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Bernard King: Tweets critical of Carmelo Anthony posted by associate

Former Knick Bernard King is presented a jersey

Former Knick Bernard King is presented a jersey by John Doleva, president and CEO of the Hall of Fame, left, during the Naismith Memorial Basketball Hall of Fame class announcement. (April 8, 2013) Credit: AP

Bernard King said Tuesday that it was not him but an associate who posted three critiques of Carmelo Anthony on King's Twitter account Monday, and he disavowed the sentiments that were expressed.

"I didn't post it or tweet it, and I'm disappointed it came out like this," the former Knick and recently elected Hall of Famer said as he prepared to serve as an analyst for MSG's postgame show for Game 2 of the Pacers-Knicks series Tuesday night.

King said when traveling, as he was Monday, he entrusted his account to an associate whom he would not name or characterize. He said doing so had not been a problem previously.

"I made a mistake," he said. "It was a big mistake. Everyone knows in this city and around this country how much respect I have for Melo, and what I think of him not only as a player but as a person. I am disappointed this happened.

"Obviously, these are not things I've said. I've always maintained that Melo should have been the MVP this year, and his skills are far more complete than mine when I played for the Knicks."

One tweet on King's account read, "Carmelo's shoulder is hurting that bad -- work the paint -- drive and dish -- become a facilitator -- it's a TEAM game."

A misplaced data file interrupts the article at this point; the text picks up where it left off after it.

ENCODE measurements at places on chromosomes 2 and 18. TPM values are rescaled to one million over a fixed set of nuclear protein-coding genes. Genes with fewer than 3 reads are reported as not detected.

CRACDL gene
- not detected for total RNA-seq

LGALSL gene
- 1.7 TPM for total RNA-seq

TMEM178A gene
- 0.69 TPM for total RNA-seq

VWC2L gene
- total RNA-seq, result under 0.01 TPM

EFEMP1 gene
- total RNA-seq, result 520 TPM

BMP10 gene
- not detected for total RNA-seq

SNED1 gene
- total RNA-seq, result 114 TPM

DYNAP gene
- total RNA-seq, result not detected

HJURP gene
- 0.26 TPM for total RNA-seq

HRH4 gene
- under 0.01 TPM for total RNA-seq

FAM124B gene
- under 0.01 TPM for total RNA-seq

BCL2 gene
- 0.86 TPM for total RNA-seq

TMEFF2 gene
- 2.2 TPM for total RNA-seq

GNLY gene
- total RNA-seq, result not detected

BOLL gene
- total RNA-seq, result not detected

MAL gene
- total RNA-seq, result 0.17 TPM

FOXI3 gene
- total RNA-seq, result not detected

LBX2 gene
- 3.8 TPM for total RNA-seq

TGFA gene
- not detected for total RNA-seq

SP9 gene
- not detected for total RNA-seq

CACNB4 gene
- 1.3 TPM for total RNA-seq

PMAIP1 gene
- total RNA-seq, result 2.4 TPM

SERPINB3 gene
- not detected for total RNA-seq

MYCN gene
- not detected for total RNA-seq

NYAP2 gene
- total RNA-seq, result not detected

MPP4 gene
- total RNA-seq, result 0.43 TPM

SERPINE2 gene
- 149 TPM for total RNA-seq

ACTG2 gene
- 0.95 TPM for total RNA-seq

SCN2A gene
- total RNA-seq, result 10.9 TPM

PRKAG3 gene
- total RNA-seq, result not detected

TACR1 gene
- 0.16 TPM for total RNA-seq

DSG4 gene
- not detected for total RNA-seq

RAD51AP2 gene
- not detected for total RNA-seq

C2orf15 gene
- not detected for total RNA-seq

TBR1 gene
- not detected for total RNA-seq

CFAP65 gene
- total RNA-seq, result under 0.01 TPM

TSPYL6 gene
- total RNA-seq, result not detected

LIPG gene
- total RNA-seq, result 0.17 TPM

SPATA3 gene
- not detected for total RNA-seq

Another said, "I was always taught -- Take High Percentage shots -- don't force it -- don't be a one man show -- don't over dribble -- ball movement."

King said he learned of the tweets at about 5 p.m. Monday and immediately closed his Twitter account.

The tweets echoed what many journalists and fans have said in critiquing Anthony, but King said they do not reflect his views.

"I thought it was a shot at Melo and a shot at the team and anyone who knows me in the basketball world knows I would never criticize any player in the NBA or any team in the NBA," he said.

"I'm not playing. I'm just an observer and as an observer, I can't talk about the inner working of what happens in the team.

"I look at things from a positive perspective and not from a negative viewpoint. I don't do that."

After the game, Anthony said he learned of what he called the "alleged Bernard King tweet''' when he arrived for the morning shootaround Tuesday.

"I didn't think too much about it,'' he said. "I know Bernard very well and I heard he was trying to reach out to me to let me know it wasn't something that he said. He just wanted to apologize. I didn't really pay too much any mind to that at all.''

Anthony long has spoken highly of King, a fellow Brooklyn native, as a basketball inspiration, and King has returned many compliments to Anthony. "I don't critique his game," King said. "There is no reason for me to."

King said he hoped to put the Twitter incident behind him.

"I know how Melo thinks of me and I know that I've had a chance to get to know him," King said. "I feel very badly that this happened."

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